There is always a stigma when Hollywood remakes a classic movie. The comparison between the original, which is always far superior, compared to the new one is often cruel, with talks about the originality of Hollywood sure to ensue. Well, not here, and not with the remake of the John Wayne movie True Grit. This movie stands on its own, and is a surprise, considering Hollywood's history, or even the state of westerns in Hollywood.
True Grit starts with Hailee Steinfeld's Mattie talking about how her honest father was killed by a dishonest criminal, played by Josh Brolin. Mattie seeks justice for the murder of her father, and at 14 years old, knows she must find someone with true grit to go seek the outlaw and get justice. She comes across Rooster Cogburn, played by Jeff Bridges. Once on the trail, they bump into a Texas Ranger named LaBoeuf, played by Matt Damon. The three go on the hunt for the convict, and all three discover their true grit.
Every actor had some serious shoes to fill, and even if you don't compare to the original movie starring the greatest western actor ever, you still have a huge weight on the genre of westerns. Let's face it, there haven't been too many good westerns since Tombstone. Fortunately, Bridges steps up to deliver a great performance as an aging Marshall who is as tough as they come. One scene involves Bridges in a courtroom talking about the many men he killed, which was hilarious, but the film does a great job of contrasting it with another scene later on, where the Marshall faces down several men and refuses to back down.
The other surprise is Hailee Steinfeld. I hadn't seen her before, and the strength she delivers in her character, mixed with the sadness of her deceased father is really well portrayed. It's clear we can expect more good things from Ms. Steinfeld. If there is one slightly less powerful performance, however, it comes from Damon's Texas Ranger. While he may have true grit, he comes off more as a bit silly, and more comedic than rugged west toughened. I won't even bring up the accent.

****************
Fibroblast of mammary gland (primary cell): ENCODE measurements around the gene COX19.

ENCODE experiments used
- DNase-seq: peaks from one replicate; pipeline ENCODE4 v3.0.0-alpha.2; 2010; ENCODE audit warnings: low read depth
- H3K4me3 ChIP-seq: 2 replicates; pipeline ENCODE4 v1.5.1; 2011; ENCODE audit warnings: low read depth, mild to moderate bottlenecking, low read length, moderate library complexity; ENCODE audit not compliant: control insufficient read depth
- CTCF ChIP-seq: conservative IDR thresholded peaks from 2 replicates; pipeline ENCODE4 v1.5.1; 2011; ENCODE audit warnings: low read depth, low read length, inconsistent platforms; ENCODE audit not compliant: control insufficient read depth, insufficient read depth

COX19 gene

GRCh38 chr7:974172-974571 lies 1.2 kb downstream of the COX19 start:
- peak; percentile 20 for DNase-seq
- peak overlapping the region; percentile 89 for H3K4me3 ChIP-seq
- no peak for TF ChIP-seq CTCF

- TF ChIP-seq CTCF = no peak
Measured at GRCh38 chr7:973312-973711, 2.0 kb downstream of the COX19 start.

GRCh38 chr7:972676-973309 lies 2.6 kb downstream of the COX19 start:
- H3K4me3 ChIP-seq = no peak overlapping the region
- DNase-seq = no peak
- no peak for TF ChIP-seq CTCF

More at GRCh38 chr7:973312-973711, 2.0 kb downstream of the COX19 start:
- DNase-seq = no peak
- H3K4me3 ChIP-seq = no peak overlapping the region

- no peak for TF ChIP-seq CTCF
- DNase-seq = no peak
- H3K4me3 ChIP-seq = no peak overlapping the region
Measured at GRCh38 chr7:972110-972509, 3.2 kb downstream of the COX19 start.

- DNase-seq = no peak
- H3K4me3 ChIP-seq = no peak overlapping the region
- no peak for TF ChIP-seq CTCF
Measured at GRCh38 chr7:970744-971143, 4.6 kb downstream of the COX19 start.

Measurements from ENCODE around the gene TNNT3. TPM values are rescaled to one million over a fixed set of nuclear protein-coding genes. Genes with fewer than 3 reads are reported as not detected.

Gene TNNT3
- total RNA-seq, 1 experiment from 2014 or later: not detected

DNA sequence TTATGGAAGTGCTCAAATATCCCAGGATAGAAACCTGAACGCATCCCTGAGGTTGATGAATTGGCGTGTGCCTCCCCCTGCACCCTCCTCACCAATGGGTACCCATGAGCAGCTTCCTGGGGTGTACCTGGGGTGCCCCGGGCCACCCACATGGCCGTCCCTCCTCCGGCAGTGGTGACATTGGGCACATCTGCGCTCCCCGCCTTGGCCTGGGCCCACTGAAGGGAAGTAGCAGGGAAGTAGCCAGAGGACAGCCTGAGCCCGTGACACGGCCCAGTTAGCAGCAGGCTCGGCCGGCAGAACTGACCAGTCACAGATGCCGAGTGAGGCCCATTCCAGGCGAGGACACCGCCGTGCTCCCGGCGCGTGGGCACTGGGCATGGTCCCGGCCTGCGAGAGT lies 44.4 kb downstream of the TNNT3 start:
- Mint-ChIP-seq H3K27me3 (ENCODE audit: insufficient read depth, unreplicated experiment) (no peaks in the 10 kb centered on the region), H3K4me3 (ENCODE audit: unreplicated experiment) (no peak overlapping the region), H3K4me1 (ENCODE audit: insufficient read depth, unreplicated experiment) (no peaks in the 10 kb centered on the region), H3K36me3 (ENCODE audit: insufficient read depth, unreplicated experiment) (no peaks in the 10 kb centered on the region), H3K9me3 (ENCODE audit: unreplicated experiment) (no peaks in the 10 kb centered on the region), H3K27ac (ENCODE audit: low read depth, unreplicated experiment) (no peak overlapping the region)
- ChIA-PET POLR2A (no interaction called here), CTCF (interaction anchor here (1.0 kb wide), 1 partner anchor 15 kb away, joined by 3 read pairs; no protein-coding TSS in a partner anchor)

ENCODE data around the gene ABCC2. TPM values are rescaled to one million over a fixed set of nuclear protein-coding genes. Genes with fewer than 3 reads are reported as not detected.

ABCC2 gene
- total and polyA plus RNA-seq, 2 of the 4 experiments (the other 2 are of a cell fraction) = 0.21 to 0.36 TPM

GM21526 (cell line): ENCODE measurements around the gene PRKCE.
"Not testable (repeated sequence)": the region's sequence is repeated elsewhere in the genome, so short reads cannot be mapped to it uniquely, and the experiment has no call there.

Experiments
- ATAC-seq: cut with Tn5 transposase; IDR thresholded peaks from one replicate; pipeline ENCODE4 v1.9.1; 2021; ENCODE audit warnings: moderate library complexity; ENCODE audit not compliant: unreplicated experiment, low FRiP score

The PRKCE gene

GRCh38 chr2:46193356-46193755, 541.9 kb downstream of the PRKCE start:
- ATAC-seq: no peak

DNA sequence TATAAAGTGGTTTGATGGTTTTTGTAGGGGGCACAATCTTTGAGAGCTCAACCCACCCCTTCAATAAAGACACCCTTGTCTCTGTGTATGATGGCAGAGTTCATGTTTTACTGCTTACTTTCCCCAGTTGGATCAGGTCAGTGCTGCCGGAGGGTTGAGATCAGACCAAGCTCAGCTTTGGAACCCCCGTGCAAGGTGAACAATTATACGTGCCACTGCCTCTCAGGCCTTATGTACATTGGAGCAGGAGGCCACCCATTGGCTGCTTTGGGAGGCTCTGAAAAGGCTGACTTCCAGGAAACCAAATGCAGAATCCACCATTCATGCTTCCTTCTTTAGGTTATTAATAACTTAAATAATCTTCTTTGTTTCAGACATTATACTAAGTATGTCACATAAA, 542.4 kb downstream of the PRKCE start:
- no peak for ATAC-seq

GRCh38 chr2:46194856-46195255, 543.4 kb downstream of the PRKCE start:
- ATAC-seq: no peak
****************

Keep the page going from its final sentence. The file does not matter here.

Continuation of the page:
The movie truly felt like it was shot to be a real western, with beautiful landscapes, well shot action scenes that don't have the over abundance of cuts you see in other action movies, and a focus on more of the characters, than anything else. This movie seemed to capture that wild west feeling you get from those classic John Wayne and Clint Eastwood movies without all the poor resolution, and as a result, it's a treat to feast your eyes on.
With all that said, if I have to give one gripe, it would be that the movie starts off fairly slow. It's a great way to build up the character of Mattie, who is really the star of the movie, but I was expecting more Jeff Bridges than anything else. While the second act clearly makes up for it, the first takes a bit to get going.
Overall, if you like westerns, you will love this movie. It isn't the light, popcorn friendly blockbuster you got during the summer, this is a cold, tough movie that has true grit (alright, that's the last time I will use that phrase) and will leaving you applauding for everyone involved.